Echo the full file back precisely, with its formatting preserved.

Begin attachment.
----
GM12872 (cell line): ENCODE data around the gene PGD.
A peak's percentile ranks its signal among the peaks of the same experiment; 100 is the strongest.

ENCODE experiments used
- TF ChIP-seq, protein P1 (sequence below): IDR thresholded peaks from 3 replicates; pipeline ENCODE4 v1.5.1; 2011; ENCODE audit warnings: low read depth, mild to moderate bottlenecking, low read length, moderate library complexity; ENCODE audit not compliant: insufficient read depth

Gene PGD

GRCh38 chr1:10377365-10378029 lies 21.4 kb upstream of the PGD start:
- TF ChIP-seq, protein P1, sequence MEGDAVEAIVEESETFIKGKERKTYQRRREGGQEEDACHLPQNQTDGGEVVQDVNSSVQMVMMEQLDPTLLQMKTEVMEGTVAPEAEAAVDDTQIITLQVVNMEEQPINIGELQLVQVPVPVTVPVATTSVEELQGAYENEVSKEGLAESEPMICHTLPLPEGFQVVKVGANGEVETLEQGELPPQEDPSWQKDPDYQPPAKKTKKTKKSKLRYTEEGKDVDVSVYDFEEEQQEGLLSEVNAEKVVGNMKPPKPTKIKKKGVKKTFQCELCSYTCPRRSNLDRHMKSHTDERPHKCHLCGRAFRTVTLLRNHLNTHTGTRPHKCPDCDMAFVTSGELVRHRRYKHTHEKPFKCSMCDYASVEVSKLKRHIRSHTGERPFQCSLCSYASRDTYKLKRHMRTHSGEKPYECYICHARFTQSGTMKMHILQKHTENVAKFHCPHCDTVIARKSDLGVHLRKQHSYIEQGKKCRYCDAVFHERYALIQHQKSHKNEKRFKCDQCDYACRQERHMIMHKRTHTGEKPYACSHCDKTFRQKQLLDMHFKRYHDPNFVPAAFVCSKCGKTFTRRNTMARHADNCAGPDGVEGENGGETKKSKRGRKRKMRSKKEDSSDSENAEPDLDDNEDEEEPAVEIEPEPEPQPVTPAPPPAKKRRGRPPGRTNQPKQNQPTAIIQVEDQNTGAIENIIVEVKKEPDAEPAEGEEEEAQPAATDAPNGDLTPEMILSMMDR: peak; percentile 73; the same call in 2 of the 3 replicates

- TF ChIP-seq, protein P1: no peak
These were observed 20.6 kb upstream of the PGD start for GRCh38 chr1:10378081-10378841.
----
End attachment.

GM12872 (cell line): ENCODE data around the gene PGD.
A peak's percentile ranks its signal among the peaks of the same experiment; 100 is the strongest.

ENCODE experiments used
- TF ChIP-seq, protein P1 (sequence below): IDR thresholded peaks from 3 replicates; pipeline ENCODE4 v1.5.1; 2011; ENCODE audit warnings: low read depth, mild to moderate bottlenecking, low read length, moderate library complexity; ENCODE audit not compliant: insufficient read depth

Gene PGD

GRCh38 chr1:10377365-10378029 lies 21.4 kb upstream of the PGD start:
- TF ChIP-seq, protein P1, sequence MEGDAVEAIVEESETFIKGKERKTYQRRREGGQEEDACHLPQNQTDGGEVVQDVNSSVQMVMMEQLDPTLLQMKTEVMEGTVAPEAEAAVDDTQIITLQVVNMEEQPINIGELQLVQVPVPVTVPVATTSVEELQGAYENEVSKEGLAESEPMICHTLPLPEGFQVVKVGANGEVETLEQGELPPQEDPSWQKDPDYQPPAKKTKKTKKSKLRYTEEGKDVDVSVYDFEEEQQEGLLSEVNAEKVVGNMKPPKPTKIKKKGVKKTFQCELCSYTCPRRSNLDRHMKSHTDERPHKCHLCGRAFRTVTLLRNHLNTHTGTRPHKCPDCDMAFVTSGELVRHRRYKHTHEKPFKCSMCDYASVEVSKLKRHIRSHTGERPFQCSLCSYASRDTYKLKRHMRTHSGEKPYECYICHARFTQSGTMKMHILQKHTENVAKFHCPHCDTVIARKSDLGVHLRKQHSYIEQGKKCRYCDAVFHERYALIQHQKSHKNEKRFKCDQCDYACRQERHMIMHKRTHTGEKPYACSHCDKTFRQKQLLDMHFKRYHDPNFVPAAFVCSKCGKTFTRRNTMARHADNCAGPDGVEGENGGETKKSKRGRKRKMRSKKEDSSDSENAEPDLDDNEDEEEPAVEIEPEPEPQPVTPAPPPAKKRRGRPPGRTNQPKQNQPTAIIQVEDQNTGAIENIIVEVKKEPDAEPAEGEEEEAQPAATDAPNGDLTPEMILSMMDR: peak; percentile 73; the same call in 2 of the 3 replicates

- TF ChIP-seq, protein P1: no peak
These were observed 20.6 kb upstream of the PGD start for GRCh38 chr1:10378081-10378841.